All of Miami’s Exceptional Cars Are Headed to Motorcar Cavalcade
We spoke with founder Jason Wenig about why the event is ideal for enthusiasts and newcomers alike, and why he loves Land Rovers and one "dilapidated 1923 Citroën"
In South Florida, it’s not unusual to walk out of a restaurant and see a car worth six figures parked outside. The area has a long history as a hotspot for rare, luxury and vintage automobiles, and this month, car enthusiasts can look forward to the Motorcar Cavalcade Concours d’Elegance, one of Miami’s premier events. Held at the JW Marriott Turnberry Resort & Spa on Sunday, January 15, the gathering is a lively garden party of sorts — with a collection of rare and unique cars on display, of course.
“The event is very fun and chic,” event creator Jason Wenig says. “It’s also very welcoming to non-car enthusiasts. Without giving too many specifics, we’ve got some extraordinary cars that will be on display. We have rare Mercedes-Benz cars, vintage Lamborghinis and modern hypercars like McLarens, Bugattis and Ferraris.”
Wenig has decades of experience restoring, collecting and building cars as the founder and owner of The Creative Workshop, a restoration shop in Dania Beach, and we recently sat down with the expert to talk about how to get started in car collecting, the marques he finds underrated, and what people can look forward to during the upcoming Motorcar Cavalcade event.
InsideHook: Not only are you the creator of the Motorcar Cavalcade, but with The Creative Workshop, you restore vintage cars and custom-build special cars. Does car collecting run in the family?
Jason Wenig: My family never collected cars, per se, but we were always passionate about cars. I learned how to work on a car from my dad with a 1967 Jaguar 420. I was five years old, and he would dangle me over the engine compartment. So it wasn’t collecting, but it was a car love affair that started when I was a kid. As for my first car, I’ve always been a truck guy, and my first vehicle was a 1968 Ford Bronco.
What’s exciting about the car scene in South Florida?
South Florida is somewhat unique. The weather is warm, and it’s also very wet, so it’s not as dynamic of a car community as, let’s say, Southern California. But there’s a remarkable amount of wealth, it’s very international, and there’s a strong presence of supercars, hypercars and custom cars.
Social media has spawned a new interest in car collecting. What are some of the ways that social media influences the field? Are there any drawbacks?
I think what binds the car community together is our collective desire to share our cars with other people. Every opportunity we have to share a story about why we love our cars or how we got our cars, especially with young kids — we love it. And social media is an incredibly powerful platform for that. The modern car movement started with television — car shows and auction-themed broadcasts — and it’s now proliferated into the social-media world. We love social media because it gives people an opportunity to share stories and communicate with other car enthusiasts.
Is there a carmaker that you consider underrated?
It’s a hard question to answer because in almost every category there’s an underdog car. In the Italian car world, Maserati is often overshadowed by Ferrari and Lamborghini. But Maseratis are passionately built Italian sports cars with an older history than some of the more popular Italian cars. Alfa Romero is another underrated carmaker. I can’t speak about the quality of their modern cars, but the company started building cars in 1910, whereas Ferrari started building cars in 1949.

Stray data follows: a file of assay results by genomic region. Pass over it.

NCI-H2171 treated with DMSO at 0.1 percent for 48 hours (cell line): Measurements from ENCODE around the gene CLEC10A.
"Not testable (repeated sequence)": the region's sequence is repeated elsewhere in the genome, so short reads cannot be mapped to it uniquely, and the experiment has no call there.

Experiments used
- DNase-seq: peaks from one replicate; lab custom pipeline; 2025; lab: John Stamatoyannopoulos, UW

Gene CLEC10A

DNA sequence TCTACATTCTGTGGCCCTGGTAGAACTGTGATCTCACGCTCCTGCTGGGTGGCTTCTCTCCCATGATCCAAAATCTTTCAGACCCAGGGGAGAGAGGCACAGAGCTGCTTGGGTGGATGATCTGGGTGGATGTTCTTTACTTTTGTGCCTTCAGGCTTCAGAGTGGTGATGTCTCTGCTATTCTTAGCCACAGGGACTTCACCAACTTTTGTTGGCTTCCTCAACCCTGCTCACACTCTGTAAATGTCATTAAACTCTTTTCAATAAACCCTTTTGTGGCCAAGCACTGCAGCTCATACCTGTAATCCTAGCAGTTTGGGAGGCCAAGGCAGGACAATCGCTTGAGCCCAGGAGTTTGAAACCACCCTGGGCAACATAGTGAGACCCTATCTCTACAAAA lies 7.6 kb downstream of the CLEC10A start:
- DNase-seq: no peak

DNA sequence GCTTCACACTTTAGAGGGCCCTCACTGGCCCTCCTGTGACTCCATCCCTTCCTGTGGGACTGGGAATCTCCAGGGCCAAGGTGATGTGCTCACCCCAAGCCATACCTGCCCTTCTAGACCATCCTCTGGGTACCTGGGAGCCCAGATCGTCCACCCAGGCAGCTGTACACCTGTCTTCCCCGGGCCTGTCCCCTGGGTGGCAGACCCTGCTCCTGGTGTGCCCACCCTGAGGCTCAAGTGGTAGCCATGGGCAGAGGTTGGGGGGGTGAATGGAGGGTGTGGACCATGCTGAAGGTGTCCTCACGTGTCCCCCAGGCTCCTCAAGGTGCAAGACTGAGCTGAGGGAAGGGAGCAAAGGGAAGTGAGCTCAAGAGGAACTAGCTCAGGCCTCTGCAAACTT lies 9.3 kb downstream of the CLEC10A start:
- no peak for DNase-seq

I also have quite a few vintage Land Rovers, and most people don’t understand the history of these cars — the explorations they’ve been on, the military responsibilities they’ve had or how these cars have supported the National Geographic Society. If you go and buy a modern Land Rover or Range Rover, most people don’t even understand what’s built into the DNA. You can practically put this car underwater straight from the dealership because it’s in the DNA of the car. That to me is an underdog car — something that’s bigger than what people really understand what the car is.
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For readers interested in car collecting, where’s a good place to start?
If you don’t have any inclination as to what type of car you like, the best thing to do is to start going to car shows. Don’t go with any pretense, but just absorb. Just look and see and you’ll be amazed. Read what’s going on and educate and immerse yourself. That gives you a pathway forward to what to buy, what the values are or what the rarity is. This way you can eventually become an educated buyer and collector.
What are your favorite cars in your personal collection?
Right now I have seven cars, and they all have stories to tell. I have a dilapidated 1923 Citroën in my showroom, and one day I dream about my sons fixing it with me, but we haven’t gotten there yet. Since I was a kid, I’ve dreamed of owning a Land Rover Defender 110, and about two years ago I finally acquired one. They never sold them in the United States, and it spent its entire life on an olive farm in Spain, and when I finally started to disassemble it to restore it, we found olive pits stuck throughout the car.
What can attendees expect at the Motorcar Cavalcade?
There are a lot of car events out there, but not many like ours. It’s an event where we celebrate the automobile and the evolution of the automobile and we invite car enthusiasts, but more importantly non-car enthusiasts to share the day with us. Where some car events and car shows can feel intimidating, this is a grand garden party. You’re going to see cars you couldn’t even believe exist and you might just walk away with a better appreciation of why so many people around the world love cars.
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